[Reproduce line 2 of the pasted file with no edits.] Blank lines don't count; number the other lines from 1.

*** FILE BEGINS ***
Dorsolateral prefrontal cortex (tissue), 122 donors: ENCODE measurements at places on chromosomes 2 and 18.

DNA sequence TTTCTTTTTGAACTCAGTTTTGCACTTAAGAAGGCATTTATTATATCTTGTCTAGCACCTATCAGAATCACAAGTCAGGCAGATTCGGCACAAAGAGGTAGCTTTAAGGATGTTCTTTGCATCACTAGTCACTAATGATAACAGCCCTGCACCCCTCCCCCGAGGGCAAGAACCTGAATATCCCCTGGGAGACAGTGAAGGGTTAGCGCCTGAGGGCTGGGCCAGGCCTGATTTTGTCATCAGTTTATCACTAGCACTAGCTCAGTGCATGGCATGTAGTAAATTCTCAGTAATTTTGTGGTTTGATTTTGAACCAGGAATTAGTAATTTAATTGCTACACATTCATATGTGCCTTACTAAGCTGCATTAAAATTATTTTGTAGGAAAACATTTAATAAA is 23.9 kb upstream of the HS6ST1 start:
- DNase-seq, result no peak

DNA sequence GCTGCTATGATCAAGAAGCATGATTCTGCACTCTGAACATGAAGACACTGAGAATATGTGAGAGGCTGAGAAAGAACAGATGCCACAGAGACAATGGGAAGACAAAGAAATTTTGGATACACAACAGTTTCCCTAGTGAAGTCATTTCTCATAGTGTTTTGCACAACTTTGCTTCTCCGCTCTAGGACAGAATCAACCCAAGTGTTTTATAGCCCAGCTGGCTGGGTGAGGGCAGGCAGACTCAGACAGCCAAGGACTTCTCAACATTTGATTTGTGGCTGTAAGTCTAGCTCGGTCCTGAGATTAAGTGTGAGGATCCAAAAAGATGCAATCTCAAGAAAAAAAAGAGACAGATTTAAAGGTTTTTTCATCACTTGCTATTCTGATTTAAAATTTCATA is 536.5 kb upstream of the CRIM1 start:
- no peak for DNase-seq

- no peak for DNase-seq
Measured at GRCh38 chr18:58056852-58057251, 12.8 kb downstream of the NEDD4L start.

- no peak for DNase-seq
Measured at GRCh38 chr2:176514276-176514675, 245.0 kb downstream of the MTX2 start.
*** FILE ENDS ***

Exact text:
DNA sequence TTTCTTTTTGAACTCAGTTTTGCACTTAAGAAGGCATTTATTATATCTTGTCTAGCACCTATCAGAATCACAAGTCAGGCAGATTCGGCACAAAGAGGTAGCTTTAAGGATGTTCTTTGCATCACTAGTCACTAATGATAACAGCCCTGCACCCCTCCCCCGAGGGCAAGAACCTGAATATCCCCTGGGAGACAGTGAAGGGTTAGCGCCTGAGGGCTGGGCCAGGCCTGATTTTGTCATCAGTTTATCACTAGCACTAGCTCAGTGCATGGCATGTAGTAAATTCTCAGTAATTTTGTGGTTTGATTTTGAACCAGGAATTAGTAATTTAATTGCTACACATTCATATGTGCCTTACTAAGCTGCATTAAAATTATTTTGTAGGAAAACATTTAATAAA is 23.9 kb upstream of the HS6ST1 start: